String Quartets Nos 1-3; Scherzo in C
MPR MPR102 81:38 mins (2 discs)
Excessive claims on behalf of semi-obscure English repertory should be avoided. Yet the unanswerable quality of the very young Hubert Parry’s First String Quartet will raise an eyebrow or two among those who have tended too often (and I’m not excusing myself ) to regard him as a Victorian choral composer above all else. Parry was an Oxford undergraduate still in his late teens when he penned this remarkable creation – technically the work of a genuine prodigy, and radiating a lucid and engaging personality that combines the music’s obvious models (Beethoven particularly, Mendelssohn also) with a voice that’s very much Parry’s own. A connection with Dvořák’s freshness of manner seems to be present – except that at this date (1867) Dvořák was a young and unknown Bohemian composer whose music Parry cannot possibly have heard.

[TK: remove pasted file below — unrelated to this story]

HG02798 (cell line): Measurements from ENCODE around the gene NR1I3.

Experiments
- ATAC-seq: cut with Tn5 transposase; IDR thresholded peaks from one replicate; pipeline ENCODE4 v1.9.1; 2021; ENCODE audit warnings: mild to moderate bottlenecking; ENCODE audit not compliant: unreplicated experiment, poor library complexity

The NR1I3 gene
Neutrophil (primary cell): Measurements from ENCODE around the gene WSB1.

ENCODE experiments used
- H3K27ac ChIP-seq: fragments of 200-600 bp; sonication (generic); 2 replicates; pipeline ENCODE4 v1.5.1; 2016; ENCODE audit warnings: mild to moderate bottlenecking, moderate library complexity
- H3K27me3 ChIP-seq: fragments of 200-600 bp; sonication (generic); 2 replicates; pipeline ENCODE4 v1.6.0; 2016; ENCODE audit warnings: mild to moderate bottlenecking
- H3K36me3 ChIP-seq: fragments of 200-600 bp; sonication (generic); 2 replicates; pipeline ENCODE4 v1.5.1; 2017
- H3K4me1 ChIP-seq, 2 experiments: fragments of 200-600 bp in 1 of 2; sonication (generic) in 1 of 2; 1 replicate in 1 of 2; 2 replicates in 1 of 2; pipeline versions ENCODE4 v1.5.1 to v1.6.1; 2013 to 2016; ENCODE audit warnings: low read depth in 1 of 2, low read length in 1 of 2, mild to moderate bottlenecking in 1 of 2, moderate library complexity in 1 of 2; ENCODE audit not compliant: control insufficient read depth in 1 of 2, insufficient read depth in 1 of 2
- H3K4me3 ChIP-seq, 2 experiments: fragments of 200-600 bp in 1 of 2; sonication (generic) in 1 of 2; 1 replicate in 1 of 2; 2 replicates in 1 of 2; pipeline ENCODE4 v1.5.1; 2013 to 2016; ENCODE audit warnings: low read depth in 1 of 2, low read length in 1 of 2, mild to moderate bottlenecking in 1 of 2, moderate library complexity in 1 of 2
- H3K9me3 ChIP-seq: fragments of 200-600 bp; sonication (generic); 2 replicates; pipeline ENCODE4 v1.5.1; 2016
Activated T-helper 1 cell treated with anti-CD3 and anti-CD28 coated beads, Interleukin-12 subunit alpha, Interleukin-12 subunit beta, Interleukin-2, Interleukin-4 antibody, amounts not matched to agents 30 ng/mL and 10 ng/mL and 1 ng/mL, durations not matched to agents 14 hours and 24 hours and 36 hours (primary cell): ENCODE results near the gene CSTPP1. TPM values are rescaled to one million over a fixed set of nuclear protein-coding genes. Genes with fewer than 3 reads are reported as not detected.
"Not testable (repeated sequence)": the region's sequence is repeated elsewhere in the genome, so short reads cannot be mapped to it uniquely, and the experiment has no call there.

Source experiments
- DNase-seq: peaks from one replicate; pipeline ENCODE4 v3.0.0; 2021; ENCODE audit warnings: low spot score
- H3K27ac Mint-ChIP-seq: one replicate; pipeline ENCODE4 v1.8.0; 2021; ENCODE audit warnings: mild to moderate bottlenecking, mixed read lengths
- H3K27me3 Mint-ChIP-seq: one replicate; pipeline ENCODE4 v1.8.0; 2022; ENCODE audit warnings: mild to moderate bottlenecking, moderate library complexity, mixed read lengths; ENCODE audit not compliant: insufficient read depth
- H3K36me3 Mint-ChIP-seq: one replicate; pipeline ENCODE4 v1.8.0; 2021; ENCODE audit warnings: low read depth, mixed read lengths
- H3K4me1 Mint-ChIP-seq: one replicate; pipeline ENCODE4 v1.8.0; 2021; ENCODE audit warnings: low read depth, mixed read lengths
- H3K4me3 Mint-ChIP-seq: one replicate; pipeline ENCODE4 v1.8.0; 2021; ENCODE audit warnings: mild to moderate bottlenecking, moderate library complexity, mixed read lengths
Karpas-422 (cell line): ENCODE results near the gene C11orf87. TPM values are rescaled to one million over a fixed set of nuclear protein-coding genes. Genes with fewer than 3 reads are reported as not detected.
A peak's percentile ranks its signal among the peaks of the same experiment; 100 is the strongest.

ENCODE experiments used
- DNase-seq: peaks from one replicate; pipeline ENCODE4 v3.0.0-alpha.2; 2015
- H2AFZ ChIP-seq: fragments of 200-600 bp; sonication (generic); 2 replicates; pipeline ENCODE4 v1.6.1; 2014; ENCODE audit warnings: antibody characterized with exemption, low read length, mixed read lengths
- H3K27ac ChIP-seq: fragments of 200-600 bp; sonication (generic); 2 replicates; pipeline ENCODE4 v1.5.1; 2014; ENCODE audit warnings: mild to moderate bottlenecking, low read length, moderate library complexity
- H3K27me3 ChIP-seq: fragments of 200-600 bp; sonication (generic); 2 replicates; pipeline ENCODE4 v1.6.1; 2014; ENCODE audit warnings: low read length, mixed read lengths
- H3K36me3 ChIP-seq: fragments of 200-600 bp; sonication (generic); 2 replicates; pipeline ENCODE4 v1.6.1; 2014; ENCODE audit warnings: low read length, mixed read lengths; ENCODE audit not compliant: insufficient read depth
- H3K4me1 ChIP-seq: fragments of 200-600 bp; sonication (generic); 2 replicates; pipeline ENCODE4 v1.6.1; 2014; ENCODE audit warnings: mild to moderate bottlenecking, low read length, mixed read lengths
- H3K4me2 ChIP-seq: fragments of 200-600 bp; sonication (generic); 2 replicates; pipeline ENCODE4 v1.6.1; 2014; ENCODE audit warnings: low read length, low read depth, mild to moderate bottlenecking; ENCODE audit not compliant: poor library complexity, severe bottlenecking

The Second Quartet, completed a year later, has an element of self-conscious earnestness that doesn’t always convince; the naturalness of the slow movement’s pastoral style is much more appealing. While the undated and equally fine Scherzo in C sounds as if it belongs to the same period, the more ambitious Third Quartet, first performed in 1880, shows Parry now engaging with Wagner’s chromatic idiom. The Archaeus Quartet favours a quite lean collective sound, very different from the turbocharged sumptuousness of much of today’s quartet-playing, and is likeable and convincing in the earlier works. Unfortunately the Third Quartet’s technical demands have the players sounding more stretched, particularly regarding tuning, than one would expect at this level.